Agents of- and fictitious legal entities, because said entities have no inherent ability to restitute (ASCL seems to be based on restitution, not punition), are forbidden to deal directly with sentient flesh and blood beings. Only other sentient flesh and blood with full responsibilty can deal with their peers. So, government creates “persons”, offers them to us as token. To play any game (monopoly), you need a token. The system never charges the sentient being, only the token.
    All violation to regulations that are victimless crimes can NOT be lawful crimes. They are transactions of a security interest, a claim laid down by a corporate entity (fiction), for having violated their rule. These fines and actions always have a direct or indirect profit motive.

    But here is the problem in their system.

    All men are equal under the Law (ASCL). Thus, on man, or group of men can impose their will on others unless
    1) said man violated the rights of others (and forfeited the protection given to him by the Law (ASCL) or
    2) he gives his informed consent to be ruled by other people (like when he enrolls in the army, at the risk of loosing his life, against the benefit of pay and the moral benefit of protecting his country, his values).

    Thus, when a cop stops you for a traffic violation, he will use all sorts of tricks, all based on the “security holes” (to use a computer science metaphor) of the ASCL.
    – One security hole is that not refuting a claim of jurisdiction is considered acceptance.
    This is one major real-life weakness in computers system.
    – A second security hole lies in syntactic mis-interpretation. When the cop tells you “do you understand”, he really means “do you stand under (my jurisdiction)”. Unless you don’t have an explicit agreement to use the words meaning of some ordinary language dictionary, he can use whatever dictionary he wants (and so can you, as you are both free men).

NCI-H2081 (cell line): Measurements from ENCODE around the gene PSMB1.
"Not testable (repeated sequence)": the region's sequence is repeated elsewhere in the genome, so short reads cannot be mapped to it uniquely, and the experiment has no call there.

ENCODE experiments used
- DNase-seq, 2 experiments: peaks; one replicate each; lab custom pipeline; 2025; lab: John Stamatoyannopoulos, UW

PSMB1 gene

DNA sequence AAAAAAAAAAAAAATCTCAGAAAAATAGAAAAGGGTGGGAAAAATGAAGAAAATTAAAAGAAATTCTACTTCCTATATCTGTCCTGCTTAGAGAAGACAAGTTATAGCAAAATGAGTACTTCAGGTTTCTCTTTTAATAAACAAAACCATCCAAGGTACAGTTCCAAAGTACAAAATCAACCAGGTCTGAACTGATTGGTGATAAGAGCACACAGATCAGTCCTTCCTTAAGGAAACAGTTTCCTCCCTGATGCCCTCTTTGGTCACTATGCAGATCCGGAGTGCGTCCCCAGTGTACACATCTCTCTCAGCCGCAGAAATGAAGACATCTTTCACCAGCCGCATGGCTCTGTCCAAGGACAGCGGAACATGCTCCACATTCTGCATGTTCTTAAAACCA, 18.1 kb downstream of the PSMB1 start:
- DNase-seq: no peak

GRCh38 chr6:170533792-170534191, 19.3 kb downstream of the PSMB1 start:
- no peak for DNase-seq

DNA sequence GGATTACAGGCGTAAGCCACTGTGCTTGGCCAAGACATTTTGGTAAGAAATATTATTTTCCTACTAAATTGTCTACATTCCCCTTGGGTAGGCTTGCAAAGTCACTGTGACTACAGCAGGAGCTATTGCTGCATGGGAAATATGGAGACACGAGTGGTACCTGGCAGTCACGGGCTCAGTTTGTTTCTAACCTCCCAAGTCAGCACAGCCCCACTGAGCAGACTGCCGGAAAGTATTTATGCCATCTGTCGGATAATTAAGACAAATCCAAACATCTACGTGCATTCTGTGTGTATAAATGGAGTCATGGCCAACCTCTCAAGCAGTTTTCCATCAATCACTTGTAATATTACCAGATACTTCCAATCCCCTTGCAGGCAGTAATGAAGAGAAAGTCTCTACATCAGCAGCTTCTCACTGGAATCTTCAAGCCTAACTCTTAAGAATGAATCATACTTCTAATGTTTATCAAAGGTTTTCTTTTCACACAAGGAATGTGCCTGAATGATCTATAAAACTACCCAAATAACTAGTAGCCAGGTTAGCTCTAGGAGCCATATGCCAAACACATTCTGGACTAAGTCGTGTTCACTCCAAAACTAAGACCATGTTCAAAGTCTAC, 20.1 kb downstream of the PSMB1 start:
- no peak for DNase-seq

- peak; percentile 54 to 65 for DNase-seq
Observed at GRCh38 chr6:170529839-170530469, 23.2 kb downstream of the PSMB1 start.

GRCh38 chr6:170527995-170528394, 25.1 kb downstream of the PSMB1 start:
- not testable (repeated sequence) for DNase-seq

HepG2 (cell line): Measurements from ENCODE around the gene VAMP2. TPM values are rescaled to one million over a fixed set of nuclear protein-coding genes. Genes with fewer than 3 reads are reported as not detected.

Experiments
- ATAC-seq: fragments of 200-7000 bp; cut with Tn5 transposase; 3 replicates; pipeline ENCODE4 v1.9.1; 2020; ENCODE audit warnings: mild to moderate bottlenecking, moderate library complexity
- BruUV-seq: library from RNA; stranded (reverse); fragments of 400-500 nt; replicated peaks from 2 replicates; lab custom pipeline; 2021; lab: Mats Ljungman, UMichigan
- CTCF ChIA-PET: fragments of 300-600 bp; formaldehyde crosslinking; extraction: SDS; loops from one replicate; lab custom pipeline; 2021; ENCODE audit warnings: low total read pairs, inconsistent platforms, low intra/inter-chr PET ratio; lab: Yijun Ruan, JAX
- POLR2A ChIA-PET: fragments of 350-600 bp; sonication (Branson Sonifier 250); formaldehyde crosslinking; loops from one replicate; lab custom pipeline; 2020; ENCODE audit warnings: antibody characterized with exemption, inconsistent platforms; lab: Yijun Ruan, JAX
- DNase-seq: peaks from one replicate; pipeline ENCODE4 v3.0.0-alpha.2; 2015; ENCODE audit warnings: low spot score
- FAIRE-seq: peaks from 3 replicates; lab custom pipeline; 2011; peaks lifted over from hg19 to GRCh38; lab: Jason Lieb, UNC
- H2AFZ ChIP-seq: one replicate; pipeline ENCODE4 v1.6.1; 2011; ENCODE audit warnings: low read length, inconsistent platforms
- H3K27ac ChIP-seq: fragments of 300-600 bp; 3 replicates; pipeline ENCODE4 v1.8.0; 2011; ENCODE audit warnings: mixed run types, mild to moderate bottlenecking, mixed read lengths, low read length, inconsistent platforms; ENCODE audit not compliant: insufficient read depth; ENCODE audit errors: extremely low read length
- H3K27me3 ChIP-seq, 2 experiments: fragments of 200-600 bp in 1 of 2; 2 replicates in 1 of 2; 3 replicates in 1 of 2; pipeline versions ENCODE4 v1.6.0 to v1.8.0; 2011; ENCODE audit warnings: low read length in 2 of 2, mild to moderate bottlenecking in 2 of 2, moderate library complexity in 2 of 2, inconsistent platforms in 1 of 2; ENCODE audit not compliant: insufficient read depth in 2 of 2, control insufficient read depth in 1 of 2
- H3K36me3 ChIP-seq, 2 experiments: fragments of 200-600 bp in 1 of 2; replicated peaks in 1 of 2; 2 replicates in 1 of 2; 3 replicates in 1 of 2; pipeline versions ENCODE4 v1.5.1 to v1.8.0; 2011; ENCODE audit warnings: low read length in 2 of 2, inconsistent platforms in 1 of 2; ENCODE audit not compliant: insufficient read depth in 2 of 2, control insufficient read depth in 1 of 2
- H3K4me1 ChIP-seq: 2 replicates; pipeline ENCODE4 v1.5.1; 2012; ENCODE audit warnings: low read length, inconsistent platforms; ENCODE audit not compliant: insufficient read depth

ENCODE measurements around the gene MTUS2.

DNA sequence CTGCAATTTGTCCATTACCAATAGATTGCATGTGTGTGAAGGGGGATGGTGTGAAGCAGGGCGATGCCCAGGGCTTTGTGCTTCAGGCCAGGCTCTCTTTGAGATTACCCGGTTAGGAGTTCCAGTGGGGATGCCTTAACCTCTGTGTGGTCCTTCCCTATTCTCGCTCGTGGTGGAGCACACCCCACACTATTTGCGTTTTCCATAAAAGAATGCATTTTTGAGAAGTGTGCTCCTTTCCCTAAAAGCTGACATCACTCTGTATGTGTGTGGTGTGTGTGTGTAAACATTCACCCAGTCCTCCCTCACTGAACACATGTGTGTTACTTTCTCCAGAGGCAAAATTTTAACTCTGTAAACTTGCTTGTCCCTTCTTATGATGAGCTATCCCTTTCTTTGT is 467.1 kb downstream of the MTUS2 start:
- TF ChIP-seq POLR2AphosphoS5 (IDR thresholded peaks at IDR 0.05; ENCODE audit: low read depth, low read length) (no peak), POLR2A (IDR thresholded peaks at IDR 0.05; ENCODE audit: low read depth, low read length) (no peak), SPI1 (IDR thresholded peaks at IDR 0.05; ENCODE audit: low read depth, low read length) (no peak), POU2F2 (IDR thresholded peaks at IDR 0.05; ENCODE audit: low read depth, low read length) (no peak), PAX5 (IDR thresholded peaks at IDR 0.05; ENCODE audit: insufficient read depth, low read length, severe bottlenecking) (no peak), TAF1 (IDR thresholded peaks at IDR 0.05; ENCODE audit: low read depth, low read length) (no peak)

– syntactic tricks: Miranda: the guy makes you a *proposition*: all you say will be held against you. That’s a nasty one. If you talk, you accept by default his jurisdiction. This is why if you are presented with Miranda, you MUST SHUT UP, NOT A SQUEAK. Better to piss and shit your pants than ask for the bathroom. After some elapsed time, by ASCL, they MUST free you. They usually resort to beating you and then, you utter something, and they, you are fucked.

    All of this is because there are severe “security issues” in the core Law (ASCL, akin DOS under Win3.1).
    But unlike the software creators, the present courts have no interest in changing this.

    This is why cops never ever get charged. And if they do, it is only for the court’s and legal system’s self-preservation, for appearances. The prosecuted cases are probably one out of a thousands, when a particular case gets too much publicity.

    But the core of the problem, IMHO, lies NOT with the hired thugs, but with the black robed white wigged thugs sitting in the courts.
    Lawyers are less aware of that than cops, because cops are sworn peace officers (according to the criminal code, based on ASCL).
    Have you ever wondered why, in the criminal code, many articles starts with “no person” while others start with “anyone who” ?
    Art. 1 of the Quebec Civil Code states
    “Every human being possesses juridical personality and has the full enjoyment of civil rights.”

    What you possess, you are not. A person is not something you are, it is something you possess. It is the theatre mask you possess.

    This is not conspiracy theory, it is simply reading the texts, all black on white.
    And it is just good common sense.

    Why is the constitution of the u.s. of A. a joke? Because the courts have decided to not adjudicate ASCL anymore, they are operating in the fiction of maritime-type, roman law-type rules, for profit.
    As soon as you cross the bar in court, you accept the judge’s jurisdiction. You abandonned any rights you were granted under ASCL. And as a man having accepting the burden of the new set of rules, you are compelled to perform, unless you refute jurisdiction (hard to do once you passed the bar).
    Lawyers are usually blissfully ignorant of this, and they waive off the cognitive dissonance of their trade by using argument from authority (from higher judges, jurisprudence) for dismissing these ideas. And the ones who don’t and talk about it get disbarred.
    The judges ALL KNOW about it (else, they wouldn’t be able to render consistent judgment).